Mizzou Professor Melissa Click has been fired by the board that operates the University of Missouri.
It seems the Mizzou board of curators (as the governing body is called there) has "muscled" Melissa Click out of a job, as it were.
According to the Columbia Daily Tribune, "the board voted 4-2 in favor of termination during a closed session in Kansas City" on Wednesday, but the news of the decision broke today.
Dr. Click, 45, became nationally famous when she was filmed on November 9, 2015, attempting to censor a group of student journalists who were covering the anti-racism protest on campus by the Concerned Students 1950 movement. She could be seen telling one student journalist that he "needs to get out" while calling for "muscle" to block student journalists/videographers from being able to cover the protest on the Columbia campus.
"I need some muscle over here," the communications professor, who ironically was teaching in the journalism department at the time, yelled to her cohorts in the viral video.
The Mizzou professor's apparent disregard for the student journalists' First Amendment rights sparked outrage across the country and attracted a mountain of attention on social media, as the Inquisitr previously reported.She was subsequently charged with misdemeanor assault over the incident and was suspended by the school (with pay) two days later pending an investigation by higher-ups.
An apologetic Click recently told local media that the "muscle" incident was an anomaly and that "[she'd] never been involved in anything like this before."
However, another video that recently emerged suggested otherwise.
The video purports to show Click in a confrontation with law enforcement during the school's Homecoming Parade on October 10, 2015, in which protesters tried to block a vehicle carrying then-Mizzou President Tom Wolfe.
"Get your f*****g hands off me," she appears to scold a cop in the police body camera video.In a statement on the Mizzou website, Pam Hendrickson, the chair of the Mizzou board of curators, who reportedly voted against the firing, explained how officials reached their decision to terminate the employment of Professor Melissa Click following an investigation that commented on January 27.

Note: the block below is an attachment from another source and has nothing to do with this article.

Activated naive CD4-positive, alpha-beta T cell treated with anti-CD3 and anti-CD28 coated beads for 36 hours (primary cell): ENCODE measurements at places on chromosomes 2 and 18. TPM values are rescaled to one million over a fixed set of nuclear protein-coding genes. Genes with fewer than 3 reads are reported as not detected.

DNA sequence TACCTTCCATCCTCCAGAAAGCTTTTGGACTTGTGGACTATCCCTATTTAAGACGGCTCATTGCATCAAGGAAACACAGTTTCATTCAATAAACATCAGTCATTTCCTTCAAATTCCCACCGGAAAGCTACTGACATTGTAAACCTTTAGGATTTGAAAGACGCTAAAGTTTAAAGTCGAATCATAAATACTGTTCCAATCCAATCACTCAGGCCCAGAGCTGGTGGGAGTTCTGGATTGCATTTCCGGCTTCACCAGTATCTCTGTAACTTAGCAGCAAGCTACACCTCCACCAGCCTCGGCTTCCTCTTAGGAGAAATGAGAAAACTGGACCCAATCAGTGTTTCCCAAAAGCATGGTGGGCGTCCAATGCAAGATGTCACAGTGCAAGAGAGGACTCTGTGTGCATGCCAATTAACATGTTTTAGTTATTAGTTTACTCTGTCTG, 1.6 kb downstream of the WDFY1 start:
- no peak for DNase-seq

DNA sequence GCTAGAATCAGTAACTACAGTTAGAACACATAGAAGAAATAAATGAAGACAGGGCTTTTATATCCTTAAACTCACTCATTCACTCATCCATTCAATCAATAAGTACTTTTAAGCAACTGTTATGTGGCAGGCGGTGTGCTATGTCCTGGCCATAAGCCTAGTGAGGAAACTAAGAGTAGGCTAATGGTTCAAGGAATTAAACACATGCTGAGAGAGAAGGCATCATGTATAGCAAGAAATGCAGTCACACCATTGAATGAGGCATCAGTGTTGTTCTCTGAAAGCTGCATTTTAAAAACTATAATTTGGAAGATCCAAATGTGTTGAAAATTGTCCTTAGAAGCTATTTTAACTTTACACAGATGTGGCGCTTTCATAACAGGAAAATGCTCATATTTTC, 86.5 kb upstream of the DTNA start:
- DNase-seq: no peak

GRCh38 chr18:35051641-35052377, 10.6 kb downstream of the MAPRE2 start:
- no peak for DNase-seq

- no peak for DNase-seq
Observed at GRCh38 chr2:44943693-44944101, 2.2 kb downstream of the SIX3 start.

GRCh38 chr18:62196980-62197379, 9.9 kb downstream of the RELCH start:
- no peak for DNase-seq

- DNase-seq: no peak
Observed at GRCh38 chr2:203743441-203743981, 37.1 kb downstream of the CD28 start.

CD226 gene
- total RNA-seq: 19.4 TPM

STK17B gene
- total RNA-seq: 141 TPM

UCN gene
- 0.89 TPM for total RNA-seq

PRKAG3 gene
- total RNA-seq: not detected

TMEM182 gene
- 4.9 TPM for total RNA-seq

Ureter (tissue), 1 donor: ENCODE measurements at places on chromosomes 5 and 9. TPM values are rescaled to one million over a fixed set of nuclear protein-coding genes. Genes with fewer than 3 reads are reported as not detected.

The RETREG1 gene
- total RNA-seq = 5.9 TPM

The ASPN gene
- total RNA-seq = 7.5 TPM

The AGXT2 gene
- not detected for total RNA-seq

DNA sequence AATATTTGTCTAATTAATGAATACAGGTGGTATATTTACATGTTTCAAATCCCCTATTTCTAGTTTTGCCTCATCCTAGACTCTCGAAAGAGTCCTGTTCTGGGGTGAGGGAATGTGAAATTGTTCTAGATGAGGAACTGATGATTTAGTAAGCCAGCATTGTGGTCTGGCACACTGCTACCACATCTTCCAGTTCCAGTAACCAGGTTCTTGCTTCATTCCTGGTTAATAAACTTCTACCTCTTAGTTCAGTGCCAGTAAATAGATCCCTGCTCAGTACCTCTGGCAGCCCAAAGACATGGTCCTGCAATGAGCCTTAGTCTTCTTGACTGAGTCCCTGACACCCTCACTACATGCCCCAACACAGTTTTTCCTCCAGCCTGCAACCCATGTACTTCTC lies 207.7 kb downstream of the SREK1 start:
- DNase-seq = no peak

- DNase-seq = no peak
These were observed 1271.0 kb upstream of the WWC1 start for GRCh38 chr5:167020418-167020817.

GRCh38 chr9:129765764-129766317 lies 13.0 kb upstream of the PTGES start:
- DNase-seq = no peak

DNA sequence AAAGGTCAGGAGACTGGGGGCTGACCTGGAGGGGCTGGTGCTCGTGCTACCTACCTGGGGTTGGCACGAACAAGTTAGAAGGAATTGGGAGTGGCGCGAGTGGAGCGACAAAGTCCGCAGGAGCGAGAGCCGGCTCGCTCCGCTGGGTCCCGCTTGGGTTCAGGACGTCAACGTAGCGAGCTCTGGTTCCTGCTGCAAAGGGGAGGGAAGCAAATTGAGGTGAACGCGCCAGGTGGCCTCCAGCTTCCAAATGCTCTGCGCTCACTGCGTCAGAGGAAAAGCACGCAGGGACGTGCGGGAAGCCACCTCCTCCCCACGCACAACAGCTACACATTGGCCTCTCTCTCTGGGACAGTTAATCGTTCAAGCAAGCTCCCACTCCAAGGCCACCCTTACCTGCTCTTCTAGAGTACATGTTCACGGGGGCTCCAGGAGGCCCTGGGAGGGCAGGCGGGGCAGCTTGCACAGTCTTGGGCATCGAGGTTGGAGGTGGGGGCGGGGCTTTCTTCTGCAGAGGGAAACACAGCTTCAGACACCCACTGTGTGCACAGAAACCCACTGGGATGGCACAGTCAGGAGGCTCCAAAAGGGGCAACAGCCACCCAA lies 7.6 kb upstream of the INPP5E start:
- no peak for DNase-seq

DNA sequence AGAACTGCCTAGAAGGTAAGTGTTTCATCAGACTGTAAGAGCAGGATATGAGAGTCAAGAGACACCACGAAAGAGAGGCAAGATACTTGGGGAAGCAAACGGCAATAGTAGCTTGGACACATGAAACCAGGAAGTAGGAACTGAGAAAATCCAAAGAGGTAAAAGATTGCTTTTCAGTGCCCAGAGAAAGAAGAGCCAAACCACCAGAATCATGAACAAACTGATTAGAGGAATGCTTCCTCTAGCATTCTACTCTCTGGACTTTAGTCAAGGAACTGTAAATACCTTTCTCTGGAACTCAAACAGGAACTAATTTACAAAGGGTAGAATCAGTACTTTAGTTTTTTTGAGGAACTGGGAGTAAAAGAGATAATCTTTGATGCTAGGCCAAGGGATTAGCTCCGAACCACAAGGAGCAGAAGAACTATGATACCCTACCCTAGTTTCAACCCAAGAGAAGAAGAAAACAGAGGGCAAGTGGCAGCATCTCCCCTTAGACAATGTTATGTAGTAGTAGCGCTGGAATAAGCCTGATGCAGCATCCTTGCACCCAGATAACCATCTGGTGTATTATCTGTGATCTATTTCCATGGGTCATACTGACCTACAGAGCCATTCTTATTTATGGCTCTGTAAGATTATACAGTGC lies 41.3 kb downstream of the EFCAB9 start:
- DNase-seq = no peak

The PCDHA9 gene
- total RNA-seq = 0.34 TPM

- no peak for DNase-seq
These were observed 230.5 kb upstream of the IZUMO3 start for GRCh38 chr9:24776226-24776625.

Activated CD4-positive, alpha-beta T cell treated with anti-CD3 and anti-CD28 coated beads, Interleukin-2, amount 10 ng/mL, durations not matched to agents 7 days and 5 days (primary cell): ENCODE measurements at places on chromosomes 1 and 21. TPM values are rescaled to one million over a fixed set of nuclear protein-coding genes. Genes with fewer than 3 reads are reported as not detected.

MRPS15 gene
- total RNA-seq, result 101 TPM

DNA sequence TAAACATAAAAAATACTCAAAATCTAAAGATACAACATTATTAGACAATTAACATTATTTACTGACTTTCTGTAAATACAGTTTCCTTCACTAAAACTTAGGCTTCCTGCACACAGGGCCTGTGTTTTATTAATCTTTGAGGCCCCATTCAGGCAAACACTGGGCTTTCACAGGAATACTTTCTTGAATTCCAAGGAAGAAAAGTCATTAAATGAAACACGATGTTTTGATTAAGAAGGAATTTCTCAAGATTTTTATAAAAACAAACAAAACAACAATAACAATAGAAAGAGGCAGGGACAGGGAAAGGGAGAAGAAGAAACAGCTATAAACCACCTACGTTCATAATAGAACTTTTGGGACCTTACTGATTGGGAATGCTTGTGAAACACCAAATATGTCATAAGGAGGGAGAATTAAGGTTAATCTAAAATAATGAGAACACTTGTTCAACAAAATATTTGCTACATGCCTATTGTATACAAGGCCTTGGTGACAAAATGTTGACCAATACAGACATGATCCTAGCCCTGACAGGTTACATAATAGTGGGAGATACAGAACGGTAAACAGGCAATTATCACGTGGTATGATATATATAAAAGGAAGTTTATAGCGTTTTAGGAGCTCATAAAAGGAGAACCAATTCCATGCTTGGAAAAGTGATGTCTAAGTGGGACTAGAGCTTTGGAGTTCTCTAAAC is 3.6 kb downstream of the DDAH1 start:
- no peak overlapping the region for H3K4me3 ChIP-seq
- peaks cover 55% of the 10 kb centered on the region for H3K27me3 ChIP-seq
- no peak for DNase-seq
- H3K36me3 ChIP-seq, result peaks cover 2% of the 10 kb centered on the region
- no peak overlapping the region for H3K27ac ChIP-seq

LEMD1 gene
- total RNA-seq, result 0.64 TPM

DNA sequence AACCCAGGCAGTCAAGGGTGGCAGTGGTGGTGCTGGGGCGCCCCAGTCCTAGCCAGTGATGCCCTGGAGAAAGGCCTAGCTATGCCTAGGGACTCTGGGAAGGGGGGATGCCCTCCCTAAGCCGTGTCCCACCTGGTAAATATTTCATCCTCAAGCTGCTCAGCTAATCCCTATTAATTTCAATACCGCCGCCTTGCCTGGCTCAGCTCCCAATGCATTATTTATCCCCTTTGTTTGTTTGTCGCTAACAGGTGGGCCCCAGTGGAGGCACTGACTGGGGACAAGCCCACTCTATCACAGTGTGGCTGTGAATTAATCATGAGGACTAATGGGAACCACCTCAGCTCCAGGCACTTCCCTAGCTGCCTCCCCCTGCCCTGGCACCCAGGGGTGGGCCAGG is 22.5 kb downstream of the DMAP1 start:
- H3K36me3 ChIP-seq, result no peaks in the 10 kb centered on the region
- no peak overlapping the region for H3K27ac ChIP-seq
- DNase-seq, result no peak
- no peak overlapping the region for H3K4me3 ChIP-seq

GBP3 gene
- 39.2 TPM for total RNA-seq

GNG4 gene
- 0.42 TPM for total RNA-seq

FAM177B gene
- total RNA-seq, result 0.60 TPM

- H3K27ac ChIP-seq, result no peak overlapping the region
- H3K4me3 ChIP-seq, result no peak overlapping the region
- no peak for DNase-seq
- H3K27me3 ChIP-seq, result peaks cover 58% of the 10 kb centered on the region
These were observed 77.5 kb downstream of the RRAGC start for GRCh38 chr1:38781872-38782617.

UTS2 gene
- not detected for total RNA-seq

"...The board believes that Dr. Click's conduct was not compatible with university policies and did not meet expectations for a university faculty member. The circumstances surrounding Dr. Click's behavior, both at a protest in October when she tried to interfere with police officers who were carrying out their duties, and at a rally in November, when she interfered with members of the media and students who were exercising their rights in a public space and called for intimidation against one of our students, we believe demands serious action.Click can appeal her termination, a process that could take a good deal of time in the public sector environment, in which separations of this nature are anything but the norm.In an accompanying statement, Interim Chancellor Hank Foley expressed complete agreement that Melissa Click's termination "is in the best interest of our university." Upon the released of the second video earlier this month, Foley deemed the professor's behavior appalling and that it suggested a pattern of misconduct.
"The board respects Dr. Click's right to express her views and does not base this decision on her support for students engaged in protest or their views. However, Dr. Click was not entitled to interfere with the rights of others, to confront members of law enforcement or to encourage potential physical intimidation against a student.."
About 100 Missouri elected officials previously called for Melissa Click to be fired.
Critics have charged that Mizzou and many other universities across America have become politically correct bastions whose inclusion efforts don't extend to diversity of opinion.
Wolfe stepped down as Mizzou president on November 9 under pressure from the protests in part because of a hunger strike by graduate student Jonathan Butler.
As to her Mizzou termination which was voted on yesterday, "Dr. Click had no immediate response, according to Status Labs, a public-relations firm that has been working for her," the New York Times reported.
[Photo by Mark Schierbecker/AP]